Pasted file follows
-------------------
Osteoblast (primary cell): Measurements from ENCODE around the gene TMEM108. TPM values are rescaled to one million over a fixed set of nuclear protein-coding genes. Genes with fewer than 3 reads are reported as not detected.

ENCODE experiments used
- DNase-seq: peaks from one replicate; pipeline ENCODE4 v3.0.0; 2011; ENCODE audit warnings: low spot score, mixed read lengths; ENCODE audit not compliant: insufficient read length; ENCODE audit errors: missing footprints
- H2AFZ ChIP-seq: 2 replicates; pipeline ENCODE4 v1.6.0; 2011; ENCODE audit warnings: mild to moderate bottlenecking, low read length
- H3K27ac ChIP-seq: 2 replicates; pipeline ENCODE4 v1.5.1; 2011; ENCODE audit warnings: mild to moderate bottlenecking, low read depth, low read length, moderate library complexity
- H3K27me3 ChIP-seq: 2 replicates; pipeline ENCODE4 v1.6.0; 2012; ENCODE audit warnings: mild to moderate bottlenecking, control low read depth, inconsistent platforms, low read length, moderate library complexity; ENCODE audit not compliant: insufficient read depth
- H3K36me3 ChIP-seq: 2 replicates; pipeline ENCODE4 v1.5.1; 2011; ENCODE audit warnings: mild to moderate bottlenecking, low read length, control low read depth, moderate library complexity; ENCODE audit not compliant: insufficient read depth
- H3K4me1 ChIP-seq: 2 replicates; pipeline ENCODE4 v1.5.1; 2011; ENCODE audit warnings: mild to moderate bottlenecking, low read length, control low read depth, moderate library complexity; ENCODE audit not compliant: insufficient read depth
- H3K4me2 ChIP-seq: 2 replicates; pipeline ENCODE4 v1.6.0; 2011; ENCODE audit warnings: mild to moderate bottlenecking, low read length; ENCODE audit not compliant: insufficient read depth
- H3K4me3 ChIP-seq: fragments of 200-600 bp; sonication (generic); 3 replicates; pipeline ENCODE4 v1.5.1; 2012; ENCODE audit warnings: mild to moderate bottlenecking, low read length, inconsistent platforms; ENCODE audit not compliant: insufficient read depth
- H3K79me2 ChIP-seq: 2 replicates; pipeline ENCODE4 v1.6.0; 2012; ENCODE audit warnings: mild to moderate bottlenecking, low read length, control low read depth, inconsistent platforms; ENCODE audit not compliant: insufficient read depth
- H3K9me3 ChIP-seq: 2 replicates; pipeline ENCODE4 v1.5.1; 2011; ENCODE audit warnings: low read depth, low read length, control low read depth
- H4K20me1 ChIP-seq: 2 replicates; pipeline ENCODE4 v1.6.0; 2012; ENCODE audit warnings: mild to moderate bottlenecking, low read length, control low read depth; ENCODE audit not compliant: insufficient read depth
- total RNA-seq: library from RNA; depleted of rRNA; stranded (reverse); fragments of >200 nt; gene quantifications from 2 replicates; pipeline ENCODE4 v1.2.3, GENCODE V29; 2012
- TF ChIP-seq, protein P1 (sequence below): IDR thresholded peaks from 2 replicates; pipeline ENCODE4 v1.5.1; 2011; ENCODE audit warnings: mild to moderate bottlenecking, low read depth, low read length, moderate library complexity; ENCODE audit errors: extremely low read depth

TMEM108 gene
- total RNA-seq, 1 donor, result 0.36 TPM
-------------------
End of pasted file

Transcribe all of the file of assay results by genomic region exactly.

Osteoblast (primary cell): Measurements from ENCODE around the gene TMEM108. TPM values are rescaled to one million over a fixed set of nuclear protein-coding genes. Genes with fewer than 3 reads are reported as not detected.

ENCODE experiments used
- DNase-seq: peaks from one replicate; pipeline ENCODE4 v3.0.0; 2011; ENCODE audit warnings: low spot score, mixed read lengths; ENCODE audit not compliant: insufficient read length; ENCODE audit errors: missing footprints
- H2AFZ ChIP-seq: 2 replicates; pipeline ENCODE4 v1.6.0; 2011; ENCODE audit warnings: mild to moderate bottlenecking, low read length
- H3K27ac ChIP-seq: 2 replicates; pipeline ENCODE4 v1.5.1; 2011; ENCODE audit warnings: mild to moderate bottlenecking, low read depth, low read length, moderate library complexity
- H3K27me3 ChIP-seq: 2 replicates; pipeline ENCODE4 v1.6.0; 2012; ENCODE audit warnings: mild to moderate bottlenecking, control low read depth, inconsistent platforms, low read length, moderate library complexity; ENCODE audit not compliant: insufficient read depth
- H3K36me3 ChIP-seq: 2 replicates; pipeline ENCODE4 v1.5.1; 2011; ENCODE audit warnings: mild to moderate bottlenecking, low read length, control low read depth, moderate library complexity; ENCODE audit not compliant: insufficient read depth
- H3K4me1 ChIP-seq: 2 replicates; pipeline ENCODE4 v1.5.1; 2011; ENCODE audit warnings: mild to moderate bottlenecking, low read length, control low read depth, moderate library complexity; ENCODE audit not compliant: insufficient read depth
- H3K4me2 ChIP-seq: 2 replicates; pipeline ENCODE4 v1.6.0; 2011; ENCODE audit warnings: mild to moderate bottlenecking, low read length; ENCODE audit not compliant: insufficient read depth
- H3K4me3 ChIP-seq: fragments of 200-600 bp; sonication (generic); 3 replicates; pipeline ENCODE4 v1.5.1; 2012; ENCODE audit warnings: mild to moderate bottlenecking, low read length, inconsistent platforms; ENCODE audit not compliant: insufficient read depth
- H3K79me2 ChIP-seq: 2 replicates; pipeline ENCODE4 v1.6.0; 2012; ENCODE audit warnings: mild to moderate bottlenecking, low read length, control low read depth, inconsistent platforms; ENCODE audit not compliant: insufficient read depth
- H3K9me3 ChIP-seq: 2 replicates; pipeline ENCODE4 v1.5.1; 2011; ENCODE audit warnings: low read depth, low read length, control low read depth
- H4K20me1 ChIP-seq: 2 replicates; pipeline ENCODE4 v1.6.0; 2012; ENCODE audit warnings: mild to moderate bottlenecking, low read length, control low read depth; ENCODE audit not compliant: insufficient read depth
- total RNA-seq: library from RNA; depleted of rRNA; stranded (reverse); fragments of >200 nt; gene quantifications from 2 replicates; pipeline ENCODE4 v1.2.3, GENCODE V29; 2012
- TF ChIP-seq, protein P1 (sequence below): IDR thresholded peaks from 2 replicates; pipeline ENCODE4 v1.5.1; 2011; ENCODE audit warnings: mild to moderate bottlenecking, low read depth, low read length, moderate library complexity; ENCODE audit errors: extremely low read depth

TMEM108 gene
- total RNA-seq, 1 donor, result 0.36 TPM